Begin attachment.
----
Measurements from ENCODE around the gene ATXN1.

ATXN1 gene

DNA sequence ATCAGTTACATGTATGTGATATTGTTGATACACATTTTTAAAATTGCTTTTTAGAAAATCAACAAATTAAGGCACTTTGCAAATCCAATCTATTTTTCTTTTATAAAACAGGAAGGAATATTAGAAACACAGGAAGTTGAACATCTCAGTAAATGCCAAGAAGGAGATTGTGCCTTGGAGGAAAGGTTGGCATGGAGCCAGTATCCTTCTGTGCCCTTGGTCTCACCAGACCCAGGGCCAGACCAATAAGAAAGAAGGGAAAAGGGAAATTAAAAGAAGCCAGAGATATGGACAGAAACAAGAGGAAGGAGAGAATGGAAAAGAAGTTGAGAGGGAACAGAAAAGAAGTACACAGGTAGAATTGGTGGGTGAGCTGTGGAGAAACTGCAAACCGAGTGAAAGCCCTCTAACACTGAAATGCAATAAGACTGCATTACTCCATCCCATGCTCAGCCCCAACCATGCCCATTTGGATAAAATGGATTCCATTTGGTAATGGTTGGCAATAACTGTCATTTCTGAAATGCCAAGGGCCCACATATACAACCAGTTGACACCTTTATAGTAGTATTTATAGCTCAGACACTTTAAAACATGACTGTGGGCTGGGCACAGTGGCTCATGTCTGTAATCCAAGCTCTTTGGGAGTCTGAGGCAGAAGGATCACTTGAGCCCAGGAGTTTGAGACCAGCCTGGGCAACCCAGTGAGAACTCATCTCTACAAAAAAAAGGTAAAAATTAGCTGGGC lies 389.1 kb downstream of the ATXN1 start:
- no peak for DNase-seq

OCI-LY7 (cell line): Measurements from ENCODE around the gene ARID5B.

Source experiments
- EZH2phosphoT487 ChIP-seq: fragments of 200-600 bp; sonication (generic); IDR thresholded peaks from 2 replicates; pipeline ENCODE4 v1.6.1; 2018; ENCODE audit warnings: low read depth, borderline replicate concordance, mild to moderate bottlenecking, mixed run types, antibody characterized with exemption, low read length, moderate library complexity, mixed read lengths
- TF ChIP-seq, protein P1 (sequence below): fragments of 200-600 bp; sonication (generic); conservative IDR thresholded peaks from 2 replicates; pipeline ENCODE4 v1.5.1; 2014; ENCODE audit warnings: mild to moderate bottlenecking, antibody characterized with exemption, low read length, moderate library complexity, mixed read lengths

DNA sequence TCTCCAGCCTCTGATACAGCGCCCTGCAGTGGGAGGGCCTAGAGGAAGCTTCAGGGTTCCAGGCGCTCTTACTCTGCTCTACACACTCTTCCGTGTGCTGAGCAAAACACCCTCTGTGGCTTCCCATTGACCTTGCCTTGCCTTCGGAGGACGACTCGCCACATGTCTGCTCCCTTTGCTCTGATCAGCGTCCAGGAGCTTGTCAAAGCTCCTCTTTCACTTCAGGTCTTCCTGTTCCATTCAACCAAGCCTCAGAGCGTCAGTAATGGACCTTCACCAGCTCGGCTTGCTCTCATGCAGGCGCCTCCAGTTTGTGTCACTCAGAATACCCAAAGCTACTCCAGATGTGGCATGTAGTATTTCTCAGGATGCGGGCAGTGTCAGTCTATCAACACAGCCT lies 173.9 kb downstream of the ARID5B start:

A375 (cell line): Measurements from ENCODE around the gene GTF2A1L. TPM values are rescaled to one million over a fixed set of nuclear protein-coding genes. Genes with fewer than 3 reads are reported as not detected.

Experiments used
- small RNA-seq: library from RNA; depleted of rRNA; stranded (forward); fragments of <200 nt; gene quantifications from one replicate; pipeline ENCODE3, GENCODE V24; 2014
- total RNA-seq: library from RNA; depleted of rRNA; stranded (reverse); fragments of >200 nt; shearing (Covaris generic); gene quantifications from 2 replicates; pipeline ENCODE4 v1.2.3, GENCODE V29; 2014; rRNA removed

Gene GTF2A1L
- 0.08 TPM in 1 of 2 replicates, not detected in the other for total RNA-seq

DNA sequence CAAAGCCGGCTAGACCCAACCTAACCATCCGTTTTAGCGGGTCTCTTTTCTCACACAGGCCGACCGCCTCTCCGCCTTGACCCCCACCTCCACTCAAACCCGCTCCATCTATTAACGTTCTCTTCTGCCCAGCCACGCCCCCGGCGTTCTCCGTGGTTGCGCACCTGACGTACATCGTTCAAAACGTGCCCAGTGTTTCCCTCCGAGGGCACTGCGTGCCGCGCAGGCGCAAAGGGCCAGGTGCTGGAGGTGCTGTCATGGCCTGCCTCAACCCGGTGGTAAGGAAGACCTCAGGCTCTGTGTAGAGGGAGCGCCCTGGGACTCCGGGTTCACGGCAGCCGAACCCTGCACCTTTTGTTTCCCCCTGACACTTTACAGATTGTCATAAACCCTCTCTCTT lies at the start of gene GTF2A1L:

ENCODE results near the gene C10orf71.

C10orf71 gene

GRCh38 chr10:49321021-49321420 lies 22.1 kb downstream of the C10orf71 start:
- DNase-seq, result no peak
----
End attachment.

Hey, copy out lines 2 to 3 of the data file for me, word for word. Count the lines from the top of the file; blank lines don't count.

ATXN1 gene

DNA sequence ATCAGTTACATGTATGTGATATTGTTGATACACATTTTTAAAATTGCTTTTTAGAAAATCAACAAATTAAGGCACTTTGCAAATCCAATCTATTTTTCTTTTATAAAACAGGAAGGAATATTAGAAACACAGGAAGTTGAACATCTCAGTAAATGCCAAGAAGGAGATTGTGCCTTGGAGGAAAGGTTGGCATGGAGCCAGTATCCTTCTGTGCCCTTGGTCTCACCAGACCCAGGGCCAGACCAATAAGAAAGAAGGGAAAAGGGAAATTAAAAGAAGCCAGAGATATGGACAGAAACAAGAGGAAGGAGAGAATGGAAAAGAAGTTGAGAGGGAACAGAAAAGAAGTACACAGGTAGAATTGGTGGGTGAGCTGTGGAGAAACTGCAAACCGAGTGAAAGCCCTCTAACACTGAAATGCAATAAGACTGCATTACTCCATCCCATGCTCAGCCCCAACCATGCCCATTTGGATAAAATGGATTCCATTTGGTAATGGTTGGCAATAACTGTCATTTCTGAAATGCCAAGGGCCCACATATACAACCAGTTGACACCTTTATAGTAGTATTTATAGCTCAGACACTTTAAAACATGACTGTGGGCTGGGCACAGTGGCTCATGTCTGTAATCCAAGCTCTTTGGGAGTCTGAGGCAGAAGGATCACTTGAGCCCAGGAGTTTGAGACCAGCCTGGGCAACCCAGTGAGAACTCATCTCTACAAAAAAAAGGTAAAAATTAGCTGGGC lies 389.1 kb downstream of the ATXN1 start: